Deficit denials skew reality

Scoffing at the idea of a deficit is a dangerous mindset — and it sends an inaccurate fiscal picture to a community whose support is relied upon. Within the last month, the OBSERVER covered shortfalls in two accounts: the Dunkirk Local Development Corp.’s 2017 festivals line and the Dunkirk City Schools budget for the current year.

To set the record straight, because both entities were spending more than its revenues that does not mean they were without cash. They had surpluses they could rely on for cash flow.

During a January meeting, Dunkirk schools business manager Cindy Mackowiak noted the district was having trouble making ends meet. Fortunately, it had a reserve fund of more than $3 million to dip into.

“When we spoke of the $200,000, it wasn’t a deficit, it was the reduction of the monies that were used out of the $3 million reserve payment that we used to offset and balance the budget,” city school board President Dave Damico stated Feb. 14. “By no means are we in a $200,000 deficit. We are actually in a self-imposed spending freeze, to try to hold as much of that money to rollover to next year.”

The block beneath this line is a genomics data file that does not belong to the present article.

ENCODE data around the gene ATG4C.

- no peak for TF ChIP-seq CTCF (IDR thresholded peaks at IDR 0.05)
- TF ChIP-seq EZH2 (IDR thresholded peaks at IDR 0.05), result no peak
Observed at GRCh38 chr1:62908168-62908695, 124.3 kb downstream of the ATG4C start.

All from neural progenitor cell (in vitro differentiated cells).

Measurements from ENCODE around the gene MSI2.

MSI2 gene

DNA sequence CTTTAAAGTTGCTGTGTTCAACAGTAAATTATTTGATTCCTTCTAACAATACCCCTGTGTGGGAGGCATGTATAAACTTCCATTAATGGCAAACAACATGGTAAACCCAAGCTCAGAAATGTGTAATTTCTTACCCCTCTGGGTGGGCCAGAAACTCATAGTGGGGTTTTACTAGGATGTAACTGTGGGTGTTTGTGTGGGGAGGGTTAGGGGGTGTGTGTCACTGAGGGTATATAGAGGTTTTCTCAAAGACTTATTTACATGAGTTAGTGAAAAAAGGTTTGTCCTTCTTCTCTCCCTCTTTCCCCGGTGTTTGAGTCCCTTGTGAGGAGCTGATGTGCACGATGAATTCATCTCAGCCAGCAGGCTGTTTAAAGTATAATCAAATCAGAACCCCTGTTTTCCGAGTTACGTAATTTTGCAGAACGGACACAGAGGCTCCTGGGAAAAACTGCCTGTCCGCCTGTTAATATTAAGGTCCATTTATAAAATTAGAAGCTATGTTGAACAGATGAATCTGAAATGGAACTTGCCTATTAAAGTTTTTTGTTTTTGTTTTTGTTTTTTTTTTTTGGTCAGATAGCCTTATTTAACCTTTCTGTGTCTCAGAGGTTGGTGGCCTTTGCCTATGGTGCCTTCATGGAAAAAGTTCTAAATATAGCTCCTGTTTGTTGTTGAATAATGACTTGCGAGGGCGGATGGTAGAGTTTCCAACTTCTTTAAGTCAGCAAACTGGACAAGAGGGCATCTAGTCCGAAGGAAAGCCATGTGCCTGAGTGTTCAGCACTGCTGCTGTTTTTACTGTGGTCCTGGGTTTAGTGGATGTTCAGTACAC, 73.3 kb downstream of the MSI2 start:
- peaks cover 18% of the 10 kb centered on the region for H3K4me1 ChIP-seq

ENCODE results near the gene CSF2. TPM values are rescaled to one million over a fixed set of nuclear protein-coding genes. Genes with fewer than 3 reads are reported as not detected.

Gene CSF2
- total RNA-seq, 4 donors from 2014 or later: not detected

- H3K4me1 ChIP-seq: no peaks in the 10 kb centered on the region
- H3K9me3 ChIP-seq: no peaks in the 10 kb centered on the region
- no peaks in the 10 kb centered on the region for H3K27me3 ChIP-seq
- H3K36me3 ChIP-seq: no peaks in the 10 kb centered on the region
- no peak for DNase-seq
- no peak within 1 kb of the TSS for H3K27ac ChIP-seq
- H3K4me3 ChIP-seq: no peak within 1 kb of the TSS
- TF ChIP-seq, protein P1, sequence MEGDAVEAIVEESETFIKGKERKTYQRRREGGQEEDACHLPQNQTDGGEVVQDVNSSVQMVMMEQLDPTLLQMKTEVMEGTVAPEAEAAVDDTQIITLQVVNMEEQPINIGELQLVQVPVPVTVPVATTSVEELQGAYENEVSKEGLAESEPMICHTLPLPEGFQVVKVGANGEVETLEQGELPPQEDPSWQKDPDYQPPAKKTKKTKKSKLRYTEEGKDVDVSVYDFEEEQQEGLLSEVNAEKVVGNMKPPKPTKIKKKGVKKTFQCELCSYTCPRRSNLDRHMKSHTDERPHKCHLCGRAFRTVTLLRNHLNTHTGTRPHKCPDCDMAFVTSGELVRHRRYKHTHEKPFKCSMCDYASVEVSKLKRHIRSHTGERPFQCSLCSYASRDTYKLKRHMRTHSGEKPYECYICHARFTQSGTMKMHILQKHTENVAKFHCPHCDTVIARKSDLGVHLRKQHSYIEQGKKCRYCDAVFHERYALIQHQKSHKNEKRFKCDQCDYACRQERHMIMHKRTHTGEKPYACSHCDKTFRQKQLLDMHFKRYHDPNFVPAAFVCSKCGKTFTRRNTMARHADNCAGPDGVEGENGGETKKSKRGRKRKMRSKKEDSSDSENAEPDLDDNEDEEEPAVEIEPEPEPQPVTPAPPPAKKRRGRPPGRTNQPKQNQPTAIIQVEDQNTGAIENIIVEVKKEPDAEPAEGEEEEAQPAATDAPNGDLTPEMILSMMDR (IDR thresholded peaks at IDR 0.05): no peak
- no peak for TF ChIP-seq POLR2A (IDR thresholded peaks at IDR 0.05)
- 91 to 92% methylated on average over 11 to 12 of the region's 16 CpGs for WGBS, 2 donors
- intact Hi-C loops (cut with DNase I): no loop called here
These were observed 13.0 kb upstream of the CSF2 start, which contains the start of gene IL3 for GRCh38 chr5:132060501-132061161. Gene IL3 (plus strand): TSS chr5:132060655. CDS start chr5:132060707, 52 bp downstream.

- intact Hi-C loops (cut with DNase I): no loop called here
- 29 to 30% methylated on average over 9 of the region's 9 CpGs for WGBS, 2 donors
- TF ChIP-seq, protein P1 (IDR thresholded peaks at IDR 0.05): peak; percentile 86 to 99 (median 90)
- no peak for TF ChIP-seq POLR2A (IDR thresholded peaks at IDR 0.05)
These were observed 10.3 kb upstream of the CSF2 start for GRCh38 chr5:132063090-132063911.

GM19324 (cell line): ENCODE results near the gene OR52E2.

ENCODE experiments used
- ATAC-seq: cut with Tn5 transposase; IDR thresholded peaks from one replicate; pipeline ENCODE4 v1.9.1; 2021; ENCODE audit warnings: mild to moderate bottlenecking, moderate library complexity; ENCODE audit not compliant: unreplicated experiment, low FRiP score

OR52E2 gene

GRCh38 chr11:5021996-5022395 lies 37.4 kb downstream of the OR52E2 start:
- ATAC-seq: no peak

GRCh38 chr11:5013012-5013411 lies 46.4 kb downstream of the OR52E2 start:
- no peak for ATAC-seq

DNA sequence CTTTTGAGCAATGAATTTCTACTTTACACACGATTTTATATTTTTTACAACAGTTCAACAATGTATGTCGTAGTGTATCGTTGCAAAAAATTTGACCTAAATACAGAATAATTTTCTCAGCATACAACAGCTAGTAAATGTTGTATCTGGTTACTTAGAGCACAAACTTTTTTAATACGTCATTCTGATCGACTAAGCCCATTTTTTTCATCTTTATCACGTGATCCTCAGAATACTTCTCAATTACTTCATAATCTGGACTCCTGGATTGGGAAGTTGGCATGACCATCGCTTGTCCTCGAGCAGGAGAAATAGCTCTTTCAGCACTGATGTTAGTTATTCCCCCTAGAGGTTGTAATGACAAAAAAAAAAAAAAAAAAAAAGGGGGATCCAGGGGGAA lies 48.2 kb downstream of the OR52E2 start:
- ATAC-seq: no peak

Dunkirk schools reserves, built in previous years to prepare for NRG Energy Inc.’s decreasing payment in lieu of taxes, remain healthy. But the state comptroller did admonish the district for having such a hefty line.

City festivals also are running a surplus, but it did not fare well in 2017, according to the audit of the DLDC. With revenues of $243,808, expenses were $5,163 more. Those previous surpluses made up for that deficit, not taxpayer dollars.

Where caution is needed, however, is with those rainy-day or reserve funds. Continued overspending will dry up that well. We’ve seen it recently with Brooks Hospital, which once had $17 million set aside.

If it happens with the schools and city, someone will be on the hook. That person is always the taxpayer.


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